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PLoS One. 2018 Jan 5;13(1):e0190165. doi: 10.1371/journal.pone.0190165. eCollection 2018.

Directing visual attention during action observation modulates corticospinal excitability.

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Motor Cognition Research Group, Research Centre for Health, Exercise and Active Living, Manchester Metropolitan University, Manchester, United Kingdom.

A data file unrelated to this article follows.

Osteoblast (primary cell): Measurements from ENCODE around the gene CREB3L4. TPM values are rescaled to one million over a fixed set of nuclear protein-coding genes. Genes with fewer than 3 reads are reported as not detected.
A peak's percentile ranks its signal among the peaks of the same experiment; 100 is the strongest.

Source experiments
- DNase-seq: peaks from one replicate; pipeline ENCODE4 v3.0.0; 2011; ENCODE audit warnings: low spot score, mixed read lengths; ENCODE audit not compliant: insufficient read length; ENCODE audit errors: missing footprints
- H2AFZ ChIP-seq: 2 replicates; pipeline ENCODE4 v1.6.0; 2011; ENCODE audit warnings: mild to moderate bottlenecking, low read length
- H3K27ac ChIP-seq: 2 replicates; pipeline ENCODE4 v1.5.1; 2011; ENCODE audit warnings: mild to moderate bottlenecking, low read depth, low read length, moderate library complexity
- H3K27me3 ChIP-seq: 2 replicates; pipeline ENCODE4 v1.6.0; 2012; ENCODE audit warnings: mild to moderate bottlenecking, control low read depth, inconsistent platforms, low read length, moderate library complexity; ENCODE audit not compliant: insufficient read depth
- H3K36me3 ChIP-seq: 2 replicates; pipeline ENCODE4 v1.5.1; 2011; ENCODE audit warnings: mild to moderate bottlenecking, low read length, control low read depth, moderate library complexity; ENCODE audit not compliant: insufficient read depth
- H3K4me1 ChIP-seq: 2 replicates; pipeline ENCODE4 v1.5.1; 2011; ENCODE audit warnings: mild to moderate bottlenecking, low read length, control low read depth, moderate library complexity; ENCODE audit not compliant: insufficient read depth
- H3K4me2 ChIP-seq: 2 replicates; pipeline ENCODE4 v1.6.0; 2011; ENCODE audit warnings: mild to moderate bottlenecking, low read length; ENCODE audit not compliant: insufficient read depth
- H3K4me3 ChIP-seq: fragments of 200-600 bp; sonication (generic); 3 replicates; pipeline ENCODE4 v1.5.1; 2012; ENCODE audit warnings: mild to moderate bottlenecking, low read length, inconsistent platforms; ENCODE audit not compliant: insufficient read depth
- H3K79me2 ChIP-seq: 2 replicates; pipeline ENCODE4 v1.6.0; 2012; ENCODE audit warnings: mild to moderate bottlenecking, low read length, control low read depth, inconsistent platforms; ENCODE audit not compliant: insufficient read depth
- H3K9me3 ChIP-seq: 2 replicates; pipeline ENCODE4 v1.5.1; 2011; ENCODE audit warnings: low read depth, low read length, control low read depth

Transcranial magnetic stimulation (TMS) research has shown that corticospinal excitability is facilitated during the observation of human movement. However, the relationship between corticospinal excitability and participants' visual attention during action observation is rarely considered. Nineteen participants took part in four conditions: (i) a static hand condition, involving observation of a right hand holding a ball between the thumb and index finger; (ii) a free observation condition, involving observation of the ball being pinched between thumb and index finger; and (iii and iv) finger-focused and ball-focused conditions, involving observation of the same ball pinch action with instructions to focus visual attention on either the index finger or the ball. Single-pulse TMS was delivered to the left motor cortex and motor evoked potentials (MEPs) were recorded from the first dorsal interosseous (FDI) and abductor digiti minimi muscles of the right hand. Eye movements were recorded simultaneously throughout each condition. The ball-focused condition produced MEPs of significantly larger amplitude in the FDI muscle, compared to the free observation or static hand conditions. Furthermore, regression analysis indicated that the number of fixations on the ball was a significant predictor of MEP amplitude in the ball-focused condition. These results have important implications for the design and delivery of action observation interventions in motor (re)learning settings. Specifically, providing viewing instructions that direct participants to focus visual attention on task-relevant objects affected by the observed movement promotes activity in the motor system in a more optimal manner than free observation or no instructions.

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